Throughout college, the majority of my coursework was in English Literature, and my Master’s Degree is in Theatre History and Criticism, so, naturally, I’ve had a great deal of exposure to Oscar Wilde (no pun intended, though I’m sure he’d appreciate the double entendre), and to The Importance of Being Earnest, in particular. Up until last night, however, I had never seen the play performed live on stage, and if you are in a similar boat, Roundabout Theatre Company’s glowing new Broadway production is the perfect opportunity to do so. The thing about Oscar Wilde is that his dialogue is so divinely witty that, even just reading it on the page now, approximately 116 years after it was first produced, it still sparkles. When those words are performed by a brilliant cast of actors, then, they can be revelatory. One might think that a play written in the 1800s might not be funny today in anything more than an academic way, but as this production proves, when done right, this old play can be gutbustingly hilarious.
One of the keys to this particular production’s success is that director Brian Bedford makes no attempt to modernize the work. Desmond Heeley’s truly gorgeous costumes and sets are all period-appropriate, and even the design of the curtain and the orchestral score playing when one enters the theatre are meant to return us to 1800s England. It is also presented in its original three acts, with two intermissions, which in some ways makes it truly feel like we’ve stepped into an earlier era. But most importantly of all, Bedford ensures that his cast doesn’t perform the play as a stuffy, dusty old Masterpiece Theatre piece. Instead, they bring it to potent life with freewheeling abandon. In other words, we’re seeing it as it was meant to be seen. The energy is remarkable, the comedy bouncing between the actors as if the script were specifically written for this particular cast to perform, and the pacing never flags.
A great deal of this crackling electricity can be attributed to the centerpiece of the production–Bedford’s simply devastating performance as the monstrous, magnanimous Lady Bracknell. Because it had always seemed in some ways that Wilde had written himself into the play under the guise of Lady Bracknell, as well as with Algernon–both characters share his precise, sharp, biting wit, and his love for perfectly tuned nonsense that, as with Lewis Carroll, actually does make perfect sense if you look at it the right way, holding the looking-glass up to nature and society, as it were–it just seems the next logical step to turn this subtext into text by literally placing a man in the role. Bedford is simply ingenious, completely and utterly owning the stage with his every exhalation of breath, and making it seem the easiest thing in the world. His Lady Bracknell is larger than life–drag of epic proportions. As with the best drag, we can tell he isn’t a woman, and he doesn’t try to hide it, and yet we as audience members willfully disregard it at the same time, and that dissonance between what we know and what we choose to ignore is the spark that ignites the immense comedy of this production. His is one of the great live performances I’ve seen.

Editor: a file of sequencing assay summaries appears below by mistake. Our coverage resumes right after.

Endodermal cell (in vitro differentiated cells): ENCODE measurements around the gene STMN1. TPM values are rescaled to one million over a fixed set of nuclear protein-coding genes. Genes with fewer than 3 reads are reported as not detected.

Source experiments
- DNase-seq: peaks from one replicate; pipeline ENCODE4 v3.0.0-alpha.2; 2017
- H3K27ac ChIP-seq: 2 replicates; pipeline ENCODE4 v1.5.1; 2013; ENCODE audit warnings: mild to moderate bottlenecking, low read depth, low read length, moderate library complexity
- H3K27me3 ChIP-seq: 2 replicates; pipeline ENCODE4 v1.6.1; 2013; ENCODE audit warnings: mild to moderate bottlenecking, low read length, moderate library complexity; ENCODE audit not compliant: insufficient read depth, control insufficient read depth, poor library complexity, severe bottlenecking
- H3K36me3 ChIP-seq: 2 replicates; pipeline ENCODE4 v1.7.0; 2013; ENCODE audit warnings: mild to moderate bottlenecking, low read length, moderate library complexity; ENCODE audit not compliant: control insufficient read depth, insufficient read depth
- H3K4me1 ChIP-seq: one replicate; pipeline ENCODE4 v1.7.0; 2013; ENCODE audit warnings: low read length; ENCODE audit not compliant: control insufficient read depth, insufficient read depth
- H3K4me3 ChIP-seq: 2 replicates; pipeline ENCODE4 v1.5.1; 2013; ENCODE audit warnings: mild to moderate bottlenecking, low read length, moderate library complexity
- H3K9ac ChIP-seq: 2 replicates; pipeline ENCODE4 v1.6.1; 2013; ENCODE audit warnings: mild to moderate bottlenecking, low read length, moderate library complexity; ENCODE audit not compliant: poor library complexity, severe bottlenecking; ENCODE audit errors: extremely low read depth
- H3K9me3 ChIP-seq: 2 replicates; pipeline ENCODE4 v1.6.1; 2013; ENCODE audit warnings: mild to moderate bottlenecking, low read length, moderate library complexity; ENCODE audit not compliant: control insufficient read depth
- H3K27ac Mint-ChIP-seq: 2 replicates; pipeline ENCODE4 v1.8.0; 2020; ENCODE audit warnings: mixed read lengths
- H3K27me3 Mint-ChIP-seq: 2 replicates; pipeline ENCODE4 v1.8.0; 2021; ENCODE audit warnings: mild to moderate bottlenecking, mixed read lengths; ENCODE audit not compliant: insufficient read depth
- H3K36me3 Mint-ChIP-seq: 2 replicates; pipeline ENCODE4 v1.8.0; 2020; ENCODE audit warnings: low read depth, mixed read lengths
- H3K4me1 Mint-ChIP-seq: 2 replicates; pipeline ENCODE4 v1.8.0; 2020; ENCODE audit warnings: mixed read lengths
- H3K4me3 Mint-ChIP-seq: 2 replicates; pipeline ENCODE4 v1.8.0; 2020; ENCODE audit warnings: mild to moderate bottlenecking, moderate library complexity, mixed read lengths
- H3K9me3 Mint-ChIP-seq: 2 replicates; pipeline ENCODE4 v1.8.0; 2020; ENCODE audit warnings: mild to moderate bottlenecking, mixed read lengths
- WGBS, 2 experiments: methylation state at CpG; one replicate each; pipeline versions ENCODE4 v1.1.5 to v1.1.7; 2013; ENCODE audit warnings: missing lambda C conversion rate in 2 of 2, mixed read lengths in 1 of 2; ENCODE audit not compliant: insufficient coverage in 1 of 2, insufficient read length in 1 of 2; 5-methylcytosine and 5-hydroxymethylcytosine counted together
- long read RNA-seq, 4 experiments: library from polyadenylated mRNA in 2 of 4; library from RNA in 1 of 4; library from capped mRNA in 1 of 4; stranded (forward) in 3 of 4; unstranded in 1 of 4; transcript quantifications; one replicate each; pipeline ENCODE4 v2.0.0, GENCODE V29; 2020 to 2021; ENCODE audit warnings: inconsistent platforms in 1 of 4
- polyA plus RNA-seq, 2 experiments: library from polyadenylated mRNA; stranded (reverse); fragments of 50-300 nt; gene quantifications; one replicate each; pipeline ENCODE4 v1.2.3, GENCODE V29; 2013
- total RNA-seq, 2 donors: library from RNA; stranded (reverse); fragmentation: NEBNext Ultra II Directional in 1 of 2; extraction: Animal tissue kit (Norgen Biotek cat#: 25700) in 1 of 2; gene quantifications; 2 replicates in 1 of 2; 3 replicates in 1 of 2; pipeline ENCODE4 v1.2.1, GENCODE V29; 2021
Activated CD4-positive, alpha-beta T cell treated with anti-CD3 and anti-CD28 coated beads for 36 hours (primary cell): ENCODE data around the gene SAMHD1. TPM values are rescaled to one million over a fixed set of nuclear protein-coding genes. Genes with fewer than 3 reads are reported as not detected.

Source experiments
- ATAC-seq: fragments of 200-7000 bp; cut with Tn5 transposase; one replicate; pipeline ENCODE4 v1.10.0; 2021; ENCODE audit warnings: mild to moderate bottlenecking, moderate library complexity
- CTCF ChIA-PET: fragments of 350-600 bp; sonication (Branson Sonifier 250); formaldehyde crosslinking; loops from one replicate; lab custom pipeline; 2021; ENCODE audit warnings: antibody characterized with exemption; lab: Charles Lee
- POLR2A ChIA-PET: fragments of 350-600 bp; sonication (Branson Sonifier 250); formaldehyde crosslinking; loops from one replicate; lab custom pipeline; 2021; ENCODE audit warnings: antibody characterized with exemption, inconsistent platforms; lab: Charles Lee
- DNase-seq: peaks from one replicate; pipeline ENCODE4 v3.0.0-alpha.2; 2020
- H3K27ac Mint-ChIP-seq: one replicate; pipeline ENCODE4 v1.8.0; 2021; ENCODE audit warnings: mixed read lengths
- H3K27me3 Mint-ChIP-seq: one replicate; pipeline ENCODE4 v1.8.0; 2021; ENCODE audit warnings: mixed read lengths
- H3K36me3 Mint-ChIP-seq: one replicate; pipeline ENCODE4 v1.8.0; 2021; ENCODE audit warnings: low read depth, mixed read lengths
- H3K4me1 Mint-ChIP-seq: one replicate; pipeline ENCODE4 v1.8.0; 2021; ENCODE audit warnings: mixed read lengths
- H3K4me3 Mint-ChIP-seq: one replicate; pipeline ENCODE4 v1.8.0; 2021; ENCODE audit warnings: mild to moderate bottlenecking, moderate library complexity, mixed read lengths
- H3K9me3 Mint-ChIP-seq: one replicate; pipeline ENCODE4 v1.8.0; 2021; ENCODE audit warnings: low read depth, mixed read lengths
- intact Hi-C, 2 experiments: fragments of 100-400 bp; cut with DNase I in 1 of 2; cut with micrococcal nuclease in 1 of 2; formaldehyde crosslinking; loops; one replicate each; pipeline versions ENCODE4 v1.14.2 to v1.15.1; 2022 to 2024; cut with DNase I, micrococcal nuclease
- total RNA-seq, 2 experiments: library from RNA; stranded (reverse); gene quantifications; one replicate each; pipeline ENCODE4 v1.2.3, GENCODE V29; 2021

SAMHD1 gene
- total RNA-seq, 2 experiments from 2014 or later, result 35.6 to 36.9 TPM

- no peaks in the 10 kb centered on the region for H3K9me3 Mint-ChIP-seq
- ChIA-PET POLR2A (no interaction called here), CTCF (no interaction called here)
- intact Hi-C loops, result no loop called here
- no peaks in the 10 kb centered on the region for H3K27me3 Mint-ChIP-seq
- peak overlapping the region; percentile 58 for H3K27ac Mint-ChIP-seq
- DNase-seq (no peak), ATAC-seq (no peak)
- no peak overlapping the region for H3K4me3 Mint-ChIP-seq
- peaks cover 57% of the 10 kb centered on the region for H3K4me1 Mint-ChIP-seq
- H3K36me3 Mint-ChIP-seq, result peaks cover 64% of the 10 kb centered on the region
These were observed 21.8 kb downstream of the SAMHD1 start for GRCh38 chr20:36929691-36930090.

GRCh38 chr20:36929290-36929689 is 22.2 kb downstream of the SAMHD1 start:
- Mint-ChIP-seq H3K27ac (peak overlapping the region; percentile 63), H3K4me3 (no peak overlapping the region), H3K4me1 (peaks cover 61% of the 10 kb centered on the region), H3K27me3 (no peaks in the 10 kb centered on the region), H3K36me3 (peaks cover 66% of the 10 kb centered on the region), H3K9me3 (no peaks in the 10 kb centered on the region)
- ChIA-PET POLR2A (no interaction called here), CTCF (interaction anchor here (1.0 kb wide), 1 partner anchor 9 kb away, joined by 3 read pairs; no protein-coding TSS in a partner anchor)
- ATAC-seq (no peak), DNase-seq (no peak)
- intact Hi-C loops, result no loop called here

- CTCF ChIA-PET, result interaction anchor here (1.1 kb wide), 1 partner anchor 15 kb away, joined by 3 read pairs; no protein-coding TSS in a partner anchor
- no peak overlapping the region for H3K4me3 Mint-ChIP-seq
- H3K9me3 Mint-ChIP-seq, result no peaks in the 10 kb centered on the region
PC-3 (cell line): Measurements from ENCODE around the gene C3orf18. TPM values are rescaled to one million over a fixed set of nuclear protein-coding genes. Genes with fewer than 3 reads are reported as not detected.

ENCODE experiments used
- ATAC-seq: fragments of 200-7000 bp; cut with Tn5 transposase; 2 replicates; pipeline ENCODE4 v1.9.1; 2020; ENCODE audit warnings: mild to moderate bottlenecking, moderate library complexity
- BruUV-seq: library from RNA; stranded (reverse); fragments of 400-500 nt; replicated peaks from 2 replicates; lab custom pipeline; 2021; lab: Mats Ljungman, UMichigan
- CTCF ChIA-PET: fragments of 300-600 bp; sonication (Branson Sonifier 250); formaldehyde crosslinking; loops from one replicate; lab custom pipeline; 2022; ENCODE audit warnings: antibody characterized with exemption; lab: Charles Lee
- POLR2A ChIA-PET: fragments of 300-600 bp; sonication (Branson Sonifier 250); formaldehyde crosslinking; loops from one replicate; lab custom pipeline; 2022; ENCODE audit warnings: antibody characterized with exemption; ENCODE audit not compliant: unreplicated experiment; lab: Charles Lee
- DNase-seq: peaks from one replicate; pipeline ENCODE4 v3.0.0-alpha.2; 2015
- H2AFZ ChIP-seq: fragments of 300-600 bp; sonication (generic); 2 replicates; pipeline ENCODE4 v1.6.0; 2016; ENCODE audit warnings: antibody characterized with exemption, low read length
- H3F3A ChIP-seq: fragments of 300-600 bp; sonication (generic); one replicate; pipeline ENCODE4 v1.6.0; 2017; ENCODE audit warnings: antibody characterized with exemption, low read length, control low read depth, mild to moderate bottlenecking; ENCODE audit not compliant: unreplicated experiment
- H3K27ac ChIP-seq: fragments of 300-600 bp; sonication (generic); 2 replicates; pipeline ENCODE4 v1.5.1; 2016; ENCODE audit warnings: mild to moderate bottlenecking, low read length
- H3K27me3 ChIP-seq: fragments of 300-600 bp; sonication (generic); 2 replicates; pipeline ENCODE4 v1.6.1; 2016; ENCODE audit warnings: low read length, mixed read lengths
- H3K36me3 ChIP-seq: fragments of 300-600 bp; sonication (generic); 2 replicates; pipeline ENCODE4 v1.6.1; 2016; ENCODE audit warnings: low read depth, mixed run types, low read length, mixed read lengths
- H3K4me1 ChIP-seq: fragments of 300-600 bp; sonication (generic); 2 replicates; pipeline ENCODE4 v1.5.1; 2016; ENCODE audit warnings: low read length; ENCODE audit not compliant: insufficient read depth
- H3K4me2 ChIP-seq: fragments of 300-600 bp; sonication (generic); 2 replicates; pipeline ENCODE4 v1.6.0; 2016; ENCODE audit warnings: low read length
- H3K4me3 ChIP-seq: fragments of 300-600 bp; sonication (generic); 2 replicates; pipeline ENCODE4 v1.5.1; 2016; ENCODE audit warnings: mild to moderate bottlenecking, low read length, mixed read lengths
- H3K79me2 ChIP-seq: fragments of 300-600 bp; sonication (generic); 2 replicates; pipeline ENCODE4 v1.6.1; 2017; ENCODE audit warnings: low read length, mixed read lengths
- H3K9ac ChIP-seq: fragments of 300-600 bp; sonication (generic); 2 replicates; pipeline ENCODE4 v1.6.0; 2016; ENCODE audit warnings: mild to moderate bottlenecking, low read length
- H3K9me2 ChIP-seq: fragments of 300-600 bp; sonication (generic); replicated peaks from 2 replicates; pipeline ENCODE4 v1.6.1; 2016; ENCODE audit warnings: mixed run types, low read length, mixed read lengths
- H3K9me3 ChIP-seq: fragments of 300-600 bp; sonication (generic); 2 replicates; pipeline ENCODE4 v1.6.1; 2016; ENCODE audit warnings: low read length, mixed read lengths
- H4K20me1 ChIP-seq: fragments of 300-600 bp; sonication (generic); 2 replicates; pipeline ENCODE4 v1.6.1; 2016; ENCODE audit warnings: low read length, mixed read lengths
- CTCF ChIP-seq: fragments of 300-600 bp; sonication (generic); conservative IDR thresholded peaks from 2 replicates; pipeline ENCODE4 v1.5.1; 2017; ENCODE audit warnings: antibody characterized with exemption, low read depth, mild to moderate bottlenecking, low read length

At the same time, the grandeur of his performance never overshadows or overwhelms the piece, which might be the most remarkable thing about it. All of the other actors are more than up to the challenge of sharing the stage with Bedford–his energy seems to ripple outwards, suffusing and elevating everyone else’s performances, even when he is off-stage. Santino Fontana is a devilishly hilarious and charming Algernon, David Furr a superbly put-upon Jack, Jayne Houdyshell an expertly pompous and slightly dotty Miss Prism, and in the two ingenue roles, Jessie Austrian and Charlotte Parry are both absolutely brilliant as Gwendolen and Cecily, respectively–each of the two a splendid comedic creation in her own right, Austrian with her bubbly effervescence, and Parry with her sweet-but-ever-so-slightly-addlebrained manner that (as a friend of mine pointed out) calls to mind Bubble from Absolutely Fabulous, and together, their chemistry is enormous, both at those points in the play were they love each other and those where they loathe each other.
And if there is anyone reading this who doesn’t know the play at all, now is the time to acquaint yourself. As a work, its structure is as close to perfection as humanly possible. It was originally intended to be a parody of the “well-made play,” a French genre of drama, which will have little bearing on your enjoyment of it today. What it boils down to is that basically every single element that Wilde introduces throughout Earnest, mostly in the form of running jokes, comes to pay off by the end in truly stunning ways. Things that initially seem to be one-off gags eventually reveal themselves to be the keys to unlocking the mysteries-that-you-may-not-have-even-realized-were-mysteries upon which the play is built. No fan of the play has ever looked at a handbag the same way again. A great deal of the humor comes from mistaken identity of the deliberate and accidental varieties, and fans of Steven Moffat’s Coupling will find in Earnest the roots of many of the misunderstandings that arose on that show due to various people interpreting the exact same sentence in different ways, due to their own unique contexts.
If you are new to Wilde, this production provides a flawless introduction, bringing his words to glorious life, as they were meant to be. If you already know him and this perennial work, it is a wonderful reaffirmation as to the man’s genius. I’ve read The Importance of Being Earnest numerous times and have even seen a screen version or two, but no previous contact with it prepared me for the thrill of this production, which makes lines I’ve read or heard countless times before, seem shiny and new again.
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